- Look for high points and low points.
- For the ones that are not performing, trace back week by week and see where the bleeding is happening.
You want to have at least 3 actions you can do post this session to make your cash position STRONGER after undertaking the review.
The further in advance you can see, the more time you have to change things to ensure you fix them and keep a strong and growing cash at the bank.
2. What expenses are you going to have?
Look at your expenses in a bit more detail and examine what changes you can make that will have a positive impact.
- Look for patterns of expenses increasing (on the month tab) and ask questions
- What expenses CAN you cull?
- What expenses CAN you decrease?
- What expenses CAN or SHOULD you increase?
- What 3 actions should be done post this session to make your cash position STRONGER from this part of the review
Some expenses could be reduced by negotiation and asking questions of the supplier or people in the team, as to how they could be reduced or used differently.
3. Track against previous months
Look to see if you are going in the right direction or wrong direction – more often than not and understand why
- We are looking for trends against previous months and also;
o Did we improve on last month of THIS year?
o Did we improve in the SAME month of LAST year?
o How much has our cash in bank changed in the past 3 months and is it going in the right direction
- Have you learned from the mistakes of the past?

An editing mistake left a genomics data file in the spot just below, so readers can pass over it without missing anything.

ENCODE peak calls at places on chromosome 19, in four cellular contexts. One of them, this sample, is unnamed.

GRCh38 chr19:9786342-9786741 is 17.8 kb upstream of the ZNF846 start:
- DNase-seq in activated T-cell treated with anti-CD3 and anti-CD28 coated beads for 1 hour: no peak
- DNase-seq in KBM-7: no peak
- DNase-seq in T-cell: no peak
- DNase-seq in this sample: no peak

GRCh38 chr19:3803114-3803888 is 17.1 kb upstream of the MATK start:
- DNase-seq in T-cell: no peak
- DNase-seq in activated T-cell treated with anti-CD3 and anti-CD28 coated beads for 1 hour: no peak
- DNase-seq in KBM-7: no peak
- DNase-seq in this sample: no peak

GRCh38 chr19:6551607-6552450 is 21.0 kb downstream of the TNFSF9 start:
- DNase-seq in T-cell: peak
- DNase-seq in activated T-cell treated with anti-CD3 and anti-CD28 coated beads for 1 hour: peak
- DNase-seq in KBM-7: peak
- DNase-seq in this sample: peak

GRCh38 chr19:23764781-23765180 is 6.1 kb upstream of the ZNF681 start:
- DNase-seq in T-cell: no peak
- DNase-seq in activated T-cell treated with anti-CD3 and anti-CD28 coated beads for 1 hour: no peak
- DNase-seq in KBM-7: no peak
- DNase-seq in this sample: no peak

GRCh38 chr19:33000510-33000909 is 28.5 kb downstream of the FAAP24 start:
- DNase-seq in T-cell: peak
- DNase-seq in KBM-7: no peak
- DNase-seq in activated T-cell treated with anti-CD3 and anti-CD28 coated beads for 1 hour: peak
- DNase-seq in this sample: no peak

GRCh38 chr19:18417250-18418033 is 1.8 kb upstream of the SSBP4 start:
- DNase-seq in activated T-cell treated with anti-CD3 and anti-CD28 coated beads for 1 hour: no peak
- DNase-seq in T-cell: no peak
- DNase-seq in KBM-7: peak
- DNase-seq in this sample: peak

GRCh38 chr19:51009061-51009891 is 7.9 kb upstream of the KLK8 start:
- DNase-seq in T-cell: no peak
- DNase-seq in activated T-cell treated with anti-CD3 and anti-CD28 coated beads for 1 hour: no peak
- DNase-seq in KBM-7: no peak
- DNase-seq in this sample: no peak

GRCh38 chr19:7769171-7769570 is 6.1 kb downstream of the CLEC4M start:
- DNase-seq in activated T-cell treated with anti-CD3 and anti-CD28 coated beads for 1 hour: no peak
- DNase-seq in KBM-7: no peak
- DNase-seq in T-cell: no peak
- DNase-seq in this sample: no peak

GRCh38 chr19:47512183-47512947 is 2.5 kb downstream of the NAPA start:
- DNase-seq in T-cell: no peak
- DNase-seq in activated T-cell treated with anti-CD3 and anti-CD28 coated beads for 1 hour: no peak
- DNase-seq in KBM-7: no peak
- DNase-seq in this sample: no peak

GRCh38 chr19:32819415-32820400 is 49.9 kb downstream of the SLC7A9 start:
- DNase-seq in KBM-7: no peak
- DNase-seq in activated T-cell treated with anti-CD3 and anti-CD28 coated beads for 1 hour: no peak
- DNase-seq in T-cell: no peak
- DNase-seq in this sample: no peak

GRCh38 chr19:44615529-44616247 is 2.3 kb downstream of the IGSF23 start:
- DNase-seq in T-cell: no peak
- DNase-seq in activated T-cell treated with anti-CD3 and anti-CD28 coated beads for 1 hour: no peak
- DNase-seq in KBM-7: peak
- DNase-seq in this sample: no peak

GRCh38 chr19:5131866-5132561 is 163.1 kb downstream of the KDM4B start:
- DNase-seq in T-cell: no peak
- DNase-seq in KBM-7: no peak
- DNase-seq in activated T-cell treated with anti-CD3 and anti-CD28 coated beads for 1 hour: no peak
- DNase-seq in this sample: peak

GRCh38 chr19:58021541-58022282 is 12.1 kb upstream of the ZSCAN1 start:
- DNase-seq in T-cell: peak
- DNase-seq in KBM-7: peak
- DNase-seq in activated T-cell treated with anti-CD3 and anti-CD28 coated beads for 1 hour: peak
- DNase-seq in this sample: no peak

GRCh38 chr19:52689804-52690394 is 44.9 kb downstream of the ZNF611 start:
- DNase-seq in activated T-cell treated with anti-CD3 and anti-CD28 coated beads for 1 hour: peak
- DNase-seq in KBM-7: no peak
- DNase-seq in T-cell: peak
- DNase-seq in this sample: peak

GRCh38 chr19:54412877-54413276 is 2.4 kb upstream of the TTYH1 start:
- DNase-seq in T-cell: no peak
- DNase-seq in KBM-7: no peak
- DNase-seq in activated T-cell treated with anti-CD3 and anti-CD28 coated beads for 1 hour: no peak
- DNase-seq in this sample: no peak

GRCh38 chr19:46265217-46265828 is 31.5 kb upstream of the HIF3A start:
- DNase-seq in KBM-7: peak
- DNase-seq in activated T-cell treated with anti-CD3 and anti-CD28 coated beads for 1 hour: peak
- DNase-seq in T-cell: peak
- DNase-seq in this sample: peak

Focus on the “right things” to stop bleeding in certain areas, so it is not a continual “leaking” point of the business!
4. How am I going against my budget?
A technique I often use in categories of my business that I have done poorly in, ala not met cash flow budget, highlight those particular cells with a specific colour font or highlight the cell with a colour
- Go through 1 month and highlight in a “colour fill” the cell (say red if the income was less than the budget or if expenses were MORE than budget).
- Do the same for the next month, but ONLY with the cells you filled from the previous month, to see if you reined in the expenses and did not do it 2 months in a row or did not go under the budget.
This section highlights and prevents you from making that same mistake again, so drill into making decisions to ensure you meet your budget the next month.
5. What assumptions have I made?
This out of all the steps is the thing you should do only 2-3 times a year when you do not understand how a certain number in the forecast was created or why an item is in there for that amount.